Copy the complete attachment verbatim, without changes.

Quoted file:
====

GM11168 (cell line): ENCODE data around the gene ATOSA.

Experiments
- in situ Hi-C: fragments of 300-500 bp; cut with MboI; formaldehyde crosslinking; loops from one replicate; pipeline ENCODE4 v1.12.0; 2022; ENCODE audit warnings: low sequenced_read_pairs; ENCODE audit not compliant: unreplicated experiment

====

GM11168 (cell line): ENCODE data around the gene ATOSA.

Experiments
- in situ Hi-C: fragments of 300-500 bp; cut with MboI; formaldehyde crosslinking; loops from one replicate; pipeline ENCODE4 v1.12.0; 2022; ENCODE audit warnings: low sequenced_read_pairs; ENCODE audit not compliant: unreplicated experiment